To help speed up the construction process, we gave the team here a ‘hard’ deadline: that on May 5th, we would hold a wedding in our new home in Wuyuan. Taking a leaf straight from the university student’s playbook, early confidence and cups of tea increasingly gave way to frenzied panic, all nighters and pleas for deadline extensions. Having sat on the other side of the table a few times before, I knew a blagger when I saw one. ‘Just get it done’.

and they did.

The result is staggering – but a story for another day. Rather, this is the story of our intimate, 20 guest, friends-and-family-only intimate ceremony in our garden, whiling away the sundown with a dozy nap. Or so we thought.

Our previous pleas to the local government to get our electric and plumbing put in on time leant heavily on our fabulous ‘wedding-carnivale’ narrative, complete with international press, senior members of the British Government, Mary Berry and 2 members of One Direction in attendance. Local dignitaries and villagers alike took this very much to heart, and helpfully smoothed over our utilities quandries, whilst also giving us helpful recommendations for wedding planners.

As is often the way in China, at an 11pm strategy meeting the night before, the veil was lifted on tomorrow’s proceedings to the Gawne family. Dowries were to be presented, there would be ‘some’ spectators and firecrackers, and I would collect Selina in a traditional Sedan chair from the house of Teacher Jin, a local village elder and bring her back to our home. As is tradition, Selina’s mother was to cry, as one only would when a hairy, scary foreigner steals away your daughter.

What followed did technically follow this outline, but I feel I had been somewhat undersold the magnitude of the event.

A Chinese village wedding

To begin, I was given a traditional outfit, complete with multi-feathered hat, and began the long process of standing in the street as barrages of firecrackers were let off around me. If you’ve never experienced Chinese firecrackers, they are simply strings of explosives laid out to create as much noise and smoke as possible (and they fulfil this brief to perfection), to ward of evil spirits and announce your happiness to the community.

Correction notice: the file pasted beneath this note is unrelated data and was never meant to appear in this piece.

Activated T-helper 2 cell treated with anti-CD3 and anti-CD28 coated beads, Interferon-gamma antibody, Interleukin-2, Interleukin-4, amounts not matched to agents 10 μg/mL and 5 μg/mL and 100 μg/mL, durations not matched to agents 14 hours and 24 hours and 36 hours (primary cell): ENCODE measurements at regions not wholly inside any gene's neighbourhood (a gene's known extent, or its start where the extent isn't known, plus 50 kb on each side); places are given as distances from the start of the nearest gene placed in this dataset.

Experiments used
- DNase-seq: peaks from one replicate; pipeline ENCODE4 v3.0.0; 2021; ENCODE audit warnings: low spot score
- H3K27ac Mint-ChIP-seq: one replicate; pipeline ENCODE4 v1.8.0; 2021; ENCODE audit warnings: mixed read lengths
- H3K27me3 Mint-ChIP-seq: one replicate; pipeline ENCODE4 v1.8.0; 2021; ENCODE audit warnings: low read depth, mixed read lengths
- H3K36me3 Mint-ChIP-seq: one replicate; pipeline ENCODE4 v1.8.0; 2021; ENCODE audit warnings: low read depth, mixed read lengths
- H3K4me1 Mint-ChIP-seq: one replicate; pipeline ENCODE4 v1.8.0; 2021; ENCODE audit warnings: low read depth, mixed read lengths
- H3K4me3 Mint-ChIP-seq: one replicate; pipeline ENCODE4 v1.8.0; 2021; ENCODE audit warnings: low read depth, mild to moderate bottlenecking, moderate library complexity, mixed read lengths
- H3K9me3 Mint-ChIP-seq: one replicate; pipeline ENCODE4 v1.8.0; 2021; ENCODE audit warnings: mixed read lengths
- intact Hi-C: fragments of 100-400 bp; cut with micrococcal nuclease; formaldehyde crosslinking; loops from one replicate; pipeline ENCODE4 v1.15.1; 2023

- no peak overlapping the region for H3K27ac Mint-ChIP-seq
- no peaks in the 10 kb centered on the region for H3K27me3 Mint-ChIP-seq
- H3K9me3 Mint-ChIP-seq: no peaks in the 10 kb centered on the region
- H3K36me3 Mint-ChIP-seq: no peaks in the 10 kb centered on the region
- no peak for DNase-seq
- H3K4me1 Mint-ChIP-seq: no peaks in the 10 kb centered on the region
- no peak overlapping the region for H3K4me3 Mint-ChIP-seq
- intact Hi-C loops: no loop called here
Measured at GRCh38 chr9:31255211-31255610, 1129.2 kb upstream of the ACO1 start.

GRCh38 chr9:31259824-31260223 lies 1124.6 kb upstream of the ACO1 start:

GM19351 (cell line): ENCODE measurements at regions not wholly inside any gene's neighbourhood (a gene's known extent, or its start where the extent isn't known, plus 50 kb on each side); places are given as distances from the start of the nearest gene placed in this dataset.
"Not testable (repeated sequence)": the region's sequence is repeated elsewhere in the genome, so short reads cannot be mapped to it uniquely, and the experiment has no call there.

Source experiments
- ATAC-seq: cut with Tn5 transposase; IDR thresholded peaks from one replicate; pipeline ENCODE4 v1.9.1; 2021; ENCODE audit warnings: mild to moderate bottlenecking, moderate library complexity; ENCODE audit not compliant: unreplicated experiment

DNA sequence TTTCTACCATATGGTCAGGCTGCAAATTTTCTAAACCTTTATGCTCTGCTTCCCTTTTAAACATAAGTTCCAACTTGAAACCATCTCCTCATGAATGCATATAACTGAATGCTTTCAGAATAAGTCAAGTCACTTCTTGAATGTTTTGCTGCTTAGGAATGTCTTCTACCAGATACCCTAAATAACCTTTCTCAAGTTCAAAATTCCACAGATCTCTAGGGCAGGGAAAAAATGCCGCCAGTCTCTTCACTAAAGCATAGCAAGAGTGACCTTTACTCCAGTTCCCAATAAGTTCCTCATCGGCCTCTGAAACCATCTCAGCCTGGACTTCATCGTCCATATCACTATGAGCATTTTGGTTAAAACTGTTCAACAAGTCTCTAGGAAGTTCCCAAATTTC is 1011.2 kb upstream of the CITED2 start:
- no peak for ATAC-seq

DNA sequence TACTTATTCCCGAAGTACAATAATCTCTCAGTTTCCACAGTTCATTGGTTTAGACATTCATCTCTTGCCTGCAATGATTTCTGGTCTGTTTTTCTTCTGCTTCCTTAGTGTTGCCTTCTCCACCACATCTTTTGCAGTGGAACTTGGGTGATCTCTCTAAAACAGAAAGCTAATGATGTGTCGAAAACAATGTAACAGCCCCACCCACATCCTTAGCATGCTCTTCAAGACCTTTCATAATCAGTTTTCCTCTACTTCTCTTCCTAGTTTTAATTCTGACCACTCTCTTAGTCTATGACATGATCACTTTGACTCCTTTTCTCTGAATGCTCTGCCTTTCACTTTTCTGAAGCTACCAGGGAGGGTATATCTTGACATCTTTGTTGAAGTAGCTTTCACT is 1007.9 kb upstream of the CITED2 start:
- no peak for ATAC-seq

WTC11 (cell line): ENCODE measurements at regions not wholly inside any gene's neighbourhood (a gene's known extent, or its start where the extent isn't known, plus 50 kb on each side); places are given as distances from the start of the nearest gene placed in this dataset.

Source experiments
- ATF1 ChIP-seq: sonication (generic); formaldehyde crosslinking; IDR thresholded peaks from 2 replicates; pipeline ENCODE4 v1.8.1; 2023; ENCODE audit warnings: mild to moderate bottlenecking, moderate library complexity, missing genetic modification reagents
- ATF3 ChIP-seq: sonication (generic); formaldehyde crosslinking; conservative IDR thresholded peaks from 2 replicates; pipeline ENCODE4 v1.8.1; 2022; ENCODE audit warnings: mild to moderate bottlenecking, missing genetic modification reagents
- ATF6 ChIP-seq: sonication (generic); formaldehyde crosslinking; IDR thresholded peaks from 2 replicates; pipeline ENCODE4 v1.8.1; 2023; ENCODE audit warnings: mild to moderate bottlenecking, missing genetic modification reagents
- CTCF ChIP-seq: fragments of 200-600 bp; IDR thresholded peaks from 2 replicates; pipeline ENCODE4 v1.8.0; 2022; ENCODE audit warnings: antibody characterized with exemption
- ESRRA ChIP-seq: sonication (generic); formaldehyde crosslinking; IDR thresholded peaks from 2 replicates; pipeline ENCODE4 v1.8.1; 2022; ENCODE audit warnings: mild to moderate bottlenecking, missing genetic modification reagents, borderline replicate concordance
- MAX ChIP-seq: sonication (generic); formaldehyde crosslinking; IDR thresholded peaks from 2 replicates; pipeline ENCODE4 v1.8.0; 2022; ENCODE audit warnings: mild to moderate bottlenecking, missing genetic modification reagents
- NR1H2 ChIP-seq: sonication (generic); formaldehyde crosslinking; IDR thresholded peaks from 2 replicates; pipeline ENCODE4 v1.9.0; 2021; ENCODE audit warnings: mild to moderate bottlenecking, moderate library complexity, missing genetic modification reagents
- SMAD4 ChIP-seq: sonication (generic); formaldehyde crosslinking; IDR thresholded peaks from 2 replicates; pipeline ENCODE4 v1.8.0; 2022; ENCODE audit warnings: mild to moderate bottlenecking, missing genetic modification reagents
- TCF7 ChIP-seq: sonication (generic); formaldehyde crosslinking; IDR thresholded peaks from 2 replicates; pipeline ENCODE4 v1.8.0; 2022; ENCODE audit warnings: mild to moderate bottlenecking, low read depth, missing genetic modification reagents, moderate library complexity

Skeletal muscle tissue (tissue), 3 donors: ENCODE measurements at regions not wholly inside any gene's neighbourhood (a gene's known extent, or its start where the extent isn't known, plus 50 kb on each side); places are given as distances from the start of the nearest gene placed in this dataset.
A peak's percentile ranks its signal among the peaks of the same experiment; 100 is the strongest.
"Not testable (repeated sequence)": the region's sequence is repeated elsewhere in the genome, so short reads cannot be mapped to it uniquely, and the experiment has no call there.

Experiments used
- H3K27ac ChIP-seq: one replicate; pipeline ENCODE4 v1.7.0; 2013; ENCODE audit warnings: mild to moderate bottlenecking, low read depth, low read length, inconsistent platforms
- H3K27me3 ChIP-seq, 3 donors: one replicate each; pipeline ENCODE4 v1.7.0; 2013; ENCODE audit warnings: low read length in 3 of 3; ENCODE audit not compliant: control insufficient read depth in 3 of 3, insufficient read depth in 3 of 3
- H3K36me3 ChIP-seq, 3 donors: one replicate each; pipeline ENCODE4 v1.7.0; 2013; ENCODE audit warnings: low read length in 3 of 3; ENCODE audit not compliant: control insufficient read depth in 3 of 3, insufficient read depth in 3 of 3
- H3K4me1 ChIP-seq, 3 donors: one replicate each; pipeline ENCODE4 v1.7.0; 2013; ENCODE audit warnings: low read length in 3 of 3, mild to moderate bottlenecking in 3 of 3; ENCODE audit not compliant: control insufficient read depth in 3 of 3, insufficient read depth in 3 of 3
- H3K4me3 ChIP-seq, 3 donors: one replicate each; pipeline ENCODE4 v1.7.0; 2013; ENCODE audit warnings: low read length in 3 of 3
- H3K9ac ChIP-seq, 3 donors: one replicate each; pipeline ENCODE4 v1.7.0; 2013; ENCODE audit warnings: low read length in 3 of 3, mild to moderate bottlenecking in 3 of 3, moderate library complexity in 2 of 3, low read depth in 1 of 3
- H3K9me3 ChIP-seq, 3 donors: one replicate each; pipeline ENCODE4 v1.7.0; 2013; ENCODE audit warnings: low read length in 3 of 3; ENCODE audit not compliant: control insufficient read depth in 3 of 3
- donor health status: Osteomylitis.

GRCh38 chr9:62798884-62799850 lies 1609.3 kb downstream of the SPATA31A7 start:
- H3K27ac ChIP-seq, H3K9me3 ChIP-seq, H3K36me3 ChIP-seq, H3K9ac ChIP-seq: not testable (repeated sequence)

From there, replete with my sedan chair, musicians, and dancing troupe, I made my way through the village’s winding alleys to Teacher Jin’s house to collect my prize. Fighting my way through throngs of onlookers and explosives, I found Selina, veiled and shoeless deep inside. My role, as her new husband, was to ensure her feet didn’t touch the ground until she reached our marital bed. With this in mind, I carried her on my back to the waiting Sedan outside, with which we paraded her around the village, back to The Skywells, and up into our new bed. Here I was allowed to finally see what was hiding under the veil; I can only assume in times gone by, a few of the young men of Yancun may have been stung at this juncture. Our marriage, however, was decidedly unnarranged, so I knew what I had signed up for and was delighted. ‘As is tradition’, a child urinated in an urn behind us. Again, I can only assume someone’s nuptials were thoroughly interrupted once in years gone by, only for a quick-off-the-mark relative to cry: ‘thats good luck you know, they’ll all want it at their own weddings soon!’ And thus a tradition was born.

Standing On Ceremony

Up next, came a ceremony in our main hall. we made promises to each other, and our families, with a healthy dollop of bowing and candles. A Hui Opera performance in the garden followed under the sweltering sunshine, to be followed, as these things tend to be, by mountains of food and spicy baijiu.

At a quieter moment, I asked some of the families who had sold us the house about their own weddings. They took place in the same main hall as ours, and involved copious amounts of food and baijiu and the whole village turned up to watch. Their marriages were in leaner times, 40 years ago, but they told me the crowds of people turning up in the house, and feelings of warmth felt familiar, as did all the customs. I suspect the press corps and circling drones perhaps didn’t, but none of us dwelt on it.

And as quickly as they appeared, they were gone again. We were left standing in an empty hall, surveying the typical carnage that follows any party. Sad looking half drunk cups of beer, juxtaposed by a pleasing sense of control and calm that had been sorely lacking beforehand. The village now feels like home: we know people by name, and they stop us to give us bits of extra food they have, no longer viewing us with suspicion but cheery smiles. We have a lifetime left to return them.

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